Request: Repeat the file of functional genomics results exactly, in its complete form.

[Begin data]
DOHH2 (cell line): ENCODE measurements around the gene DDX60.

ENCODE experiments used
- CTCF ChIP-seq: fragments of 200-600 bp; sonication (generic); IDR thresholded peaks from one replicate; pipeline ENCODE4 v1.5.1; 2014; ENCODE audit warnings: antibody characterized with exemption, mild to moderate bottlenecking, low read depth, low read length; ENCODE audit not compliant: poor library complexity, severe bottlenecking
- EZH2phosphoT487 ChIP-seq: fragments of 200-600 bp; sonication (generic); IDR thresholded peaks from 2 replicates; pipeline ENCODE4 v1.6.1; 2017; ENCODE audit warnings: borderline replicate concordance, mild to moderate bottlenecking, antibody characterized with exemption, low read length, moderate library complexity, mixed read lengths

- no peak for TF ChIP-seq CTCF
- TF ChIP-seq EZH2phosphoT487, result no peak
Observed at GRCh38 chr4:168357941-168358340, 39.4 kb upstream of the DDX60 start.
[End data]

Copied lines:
DOHH2 (cell line): ENCODE measurements around the gene DDX60.

ENCODE experiments used
- CTCF ChIP-seq: fragments of 200-600 bp; sonication (generic); IDR thresholded peaks from one replicate; pipeline ENCODE4 v1.5.1; 2014; ENCODE audit warnings: antibody characterized with exemption, mild to moderate bottlenecking, low read depth, low read length; ENCODE audit not compliant: poor library complexity, severe bottlenecking
- EZH2phosphoT487 ChIP-seq: fragments of 200-600 bp; sonication (generic); IDR thresholded peaks from 2 replicates; pipeline ENCODE4 v1.6.1; 2017; ENCODE audit warnings: borderline replicate concordance, mild to moderate bottlenecking, antibody characterized with exemption, low read length, moderate library complexity, mixed read lengths

- no peak for TF ChIP-seq CTCF
- TF ChIP-seq EZH2phosphoT487, result no peak
Observed at GRCh38 chr4:168357941-168358340, 39.4 kb upstream of the DDX60 start.